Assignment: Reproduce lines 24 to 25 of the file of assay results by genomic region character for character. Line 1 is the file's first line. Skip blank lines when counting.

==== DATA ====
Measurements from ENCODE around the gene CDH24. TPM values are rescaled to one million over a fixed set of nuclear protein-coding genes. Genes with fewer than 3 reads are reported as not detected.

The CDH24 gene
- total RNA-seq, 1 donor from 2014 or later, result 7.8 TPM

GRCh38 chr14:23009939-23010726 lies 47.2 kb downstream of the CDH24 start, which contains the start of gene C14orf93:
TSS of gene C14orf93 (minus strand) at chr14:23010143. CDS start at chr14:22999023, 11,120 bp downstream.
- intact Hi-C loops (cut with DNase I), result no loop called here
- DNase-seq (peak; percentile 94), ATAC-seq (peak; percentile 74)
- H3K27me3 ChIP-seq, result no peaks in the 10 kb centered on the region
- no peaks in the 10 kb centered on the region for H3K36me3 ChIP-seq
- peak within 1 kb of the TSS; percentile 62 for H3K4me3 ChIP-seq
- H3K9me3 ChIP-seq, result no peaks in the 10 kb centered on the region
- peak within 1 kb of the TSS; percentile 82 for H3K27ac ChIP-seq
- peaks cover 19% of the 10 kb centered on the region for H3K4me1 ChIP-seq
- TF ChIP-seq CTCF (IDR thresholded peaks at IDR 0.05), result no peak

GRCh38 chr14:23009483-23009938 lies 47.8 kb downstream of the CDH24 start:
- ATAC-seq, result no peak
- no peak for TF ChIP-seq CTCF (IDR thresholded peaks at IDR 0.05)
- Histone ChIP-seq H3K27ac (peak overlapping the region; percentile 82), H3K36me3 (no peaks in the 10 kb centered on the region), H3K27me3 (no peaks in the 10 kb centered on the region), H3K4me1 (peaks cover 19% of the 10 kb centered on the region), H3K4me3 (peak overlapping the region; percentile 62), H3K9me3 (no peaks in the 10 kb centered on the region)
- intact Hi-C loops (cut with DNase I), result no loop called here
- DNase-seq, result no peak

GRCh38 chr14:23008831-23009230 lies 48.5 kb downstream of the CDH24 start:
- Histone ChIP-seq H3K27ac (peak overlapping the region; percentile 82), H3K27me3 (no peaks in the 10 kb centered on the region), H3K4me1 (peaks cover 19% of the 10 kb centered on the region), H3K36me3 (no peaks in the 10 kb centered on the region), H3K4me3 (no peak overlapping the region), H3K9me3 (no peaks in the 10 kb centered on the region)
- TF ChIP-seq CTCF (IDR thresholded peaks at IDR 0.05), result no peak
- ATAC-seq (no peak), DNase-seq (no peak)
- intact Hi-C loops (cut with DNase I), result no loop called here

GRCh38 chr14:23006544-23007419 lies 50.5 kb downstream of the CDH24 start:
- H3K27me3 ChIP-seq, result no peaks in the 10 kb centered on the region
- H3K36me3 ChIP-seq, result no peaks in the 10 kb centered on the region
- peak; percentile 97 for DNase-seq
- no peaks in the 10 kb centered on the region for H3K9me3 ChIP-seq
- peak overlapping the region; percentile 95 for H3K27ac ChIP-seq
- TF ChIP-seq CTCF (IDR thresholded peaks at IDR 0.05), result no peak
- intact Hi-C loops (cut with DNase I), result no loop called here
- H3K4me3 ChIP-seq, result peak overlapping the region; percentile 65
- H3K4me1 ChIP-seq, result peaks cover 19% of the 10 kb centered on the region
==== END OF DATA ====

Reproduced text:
- ATAC-seq (no peak), DNase-seq (no peak)
- intact Hi-C loops (cut with DNase I), result no loop called here